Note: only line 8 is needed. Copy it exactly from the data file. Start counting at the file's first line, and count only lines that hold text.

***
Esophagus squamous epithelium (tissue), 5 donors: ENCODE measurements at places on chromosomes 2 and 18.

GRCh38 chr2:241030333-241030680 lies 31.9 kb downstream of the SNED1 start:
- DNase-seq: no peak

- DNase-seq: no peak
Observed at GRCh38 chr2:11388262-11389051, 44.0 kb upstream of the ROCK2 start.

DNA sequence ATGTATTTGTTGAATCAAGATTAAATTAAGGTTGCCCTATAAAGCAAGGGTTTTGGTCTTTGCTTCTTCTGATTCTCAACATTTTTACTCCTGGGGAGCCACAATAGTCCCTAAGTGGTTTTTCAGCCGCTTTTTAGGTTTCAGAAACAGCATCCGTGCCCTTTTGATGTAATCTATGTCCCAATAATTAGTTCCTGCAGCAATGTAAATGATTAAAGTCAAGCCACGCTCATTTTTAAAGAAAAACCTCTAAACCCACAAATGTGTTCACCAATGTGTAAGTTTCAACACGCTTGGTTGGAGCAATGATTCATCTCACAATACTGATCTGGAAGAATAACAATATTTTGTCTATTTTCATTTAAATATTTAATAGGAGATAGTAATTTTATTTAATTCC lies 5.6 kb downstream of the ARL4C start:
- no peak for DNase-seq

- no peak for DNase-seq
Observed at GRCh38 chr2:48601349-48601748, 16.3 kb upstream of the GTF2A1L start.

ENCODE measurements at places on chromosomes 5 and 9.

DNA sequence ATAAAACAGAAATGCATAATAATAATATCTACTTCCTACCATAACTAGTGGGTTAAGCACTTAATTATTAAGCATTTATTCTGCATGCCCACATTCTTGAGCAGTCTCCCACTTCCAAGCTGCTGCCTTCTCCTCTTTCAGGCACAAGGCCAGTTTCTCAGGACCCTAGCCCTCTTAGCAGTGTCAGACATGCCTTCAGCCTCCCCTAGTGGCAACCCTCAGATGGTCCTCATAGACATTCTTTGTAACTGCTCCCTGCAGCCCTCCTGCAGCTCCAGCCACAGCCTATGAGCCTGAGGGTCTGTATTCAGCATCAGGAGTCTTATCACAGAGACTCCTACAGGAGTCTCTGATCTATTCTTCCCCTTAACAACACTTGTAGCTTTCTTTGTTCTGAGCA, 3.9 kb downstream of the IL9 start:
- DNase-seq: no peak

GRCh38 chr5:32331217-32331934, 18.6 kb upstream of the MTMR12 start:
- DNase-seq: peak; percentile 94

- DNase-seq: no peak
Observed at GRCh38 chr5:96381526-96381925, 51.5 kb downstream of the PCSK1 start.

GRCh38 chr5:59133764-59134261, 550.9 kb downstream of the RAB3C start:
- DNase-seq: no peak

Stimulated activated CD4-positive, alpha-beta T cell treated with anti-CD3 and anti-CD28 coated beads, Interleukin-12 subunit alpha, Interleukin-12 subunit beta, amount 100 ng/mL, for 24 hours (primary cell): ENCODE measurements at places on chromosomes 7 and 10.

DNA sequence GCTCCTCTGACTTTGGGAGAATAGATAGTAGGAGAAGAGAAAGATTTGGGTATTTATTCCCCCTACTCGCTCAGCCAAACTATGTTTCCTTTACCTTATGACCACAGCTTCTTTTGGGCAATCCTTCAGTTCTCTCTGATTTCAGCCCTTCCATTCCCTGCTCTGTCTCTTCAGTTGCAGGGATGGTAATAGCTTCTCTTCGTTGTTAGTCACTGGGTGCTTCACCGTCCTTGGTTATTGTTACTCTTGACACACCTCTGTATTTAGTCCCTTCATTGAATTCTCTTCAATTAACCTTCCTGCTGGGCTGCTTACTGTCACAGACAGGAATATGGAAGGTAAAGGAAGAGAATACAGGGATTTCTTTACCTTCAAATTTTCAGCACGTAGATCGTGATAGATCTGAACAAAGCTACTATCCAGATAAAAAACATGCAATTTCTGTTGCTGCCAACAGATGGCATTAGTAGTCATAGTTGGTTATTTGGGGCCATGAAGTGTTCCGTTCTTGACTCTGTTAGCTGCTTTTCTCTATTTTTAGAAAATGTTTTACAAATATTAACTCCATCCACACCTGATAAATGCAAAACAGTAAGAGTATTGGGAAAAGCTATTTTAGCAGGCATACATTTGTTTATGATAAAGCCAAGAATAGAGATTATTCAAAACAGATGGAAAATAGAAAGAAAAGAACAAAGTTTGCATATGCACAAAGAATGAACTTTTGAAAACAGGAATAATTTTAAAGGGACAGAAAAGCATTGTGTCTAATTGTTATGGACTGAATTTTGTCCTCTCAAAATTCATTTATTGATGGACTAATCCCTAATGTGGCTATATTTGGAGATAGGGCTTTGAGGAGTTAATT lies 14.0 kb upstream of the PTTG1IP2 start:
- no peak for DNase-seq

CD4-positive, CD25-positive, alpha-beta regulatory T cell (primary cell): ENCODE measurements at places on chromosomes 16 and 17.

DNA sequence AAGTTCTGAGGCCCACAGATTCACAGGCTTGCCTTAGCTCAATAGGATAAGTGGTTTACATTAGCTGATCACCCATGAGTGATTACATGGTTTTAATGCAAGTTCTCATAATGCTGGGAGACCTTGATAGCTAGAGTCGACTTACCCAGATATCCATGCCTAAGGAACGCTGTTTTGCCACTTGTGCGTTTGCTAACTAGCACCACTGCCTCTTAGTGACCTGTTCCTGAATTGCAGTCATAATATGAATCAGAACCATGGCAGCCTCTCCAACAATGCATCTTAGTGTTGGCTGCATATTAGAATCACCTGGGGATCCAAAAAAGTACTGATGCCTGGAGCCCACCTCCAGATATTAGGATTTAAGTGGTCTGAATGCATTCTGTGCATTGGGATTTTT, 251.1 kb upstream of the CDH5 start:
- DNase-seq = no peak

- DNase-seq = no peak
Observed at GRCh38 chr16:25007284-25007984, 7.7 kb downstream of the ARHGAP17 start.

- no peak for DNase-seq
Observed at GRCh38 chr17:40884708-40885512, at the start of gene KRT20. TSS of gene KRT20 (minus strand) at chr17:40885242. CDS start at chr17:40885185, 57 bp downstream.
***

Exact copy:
- no peak for DNase-seq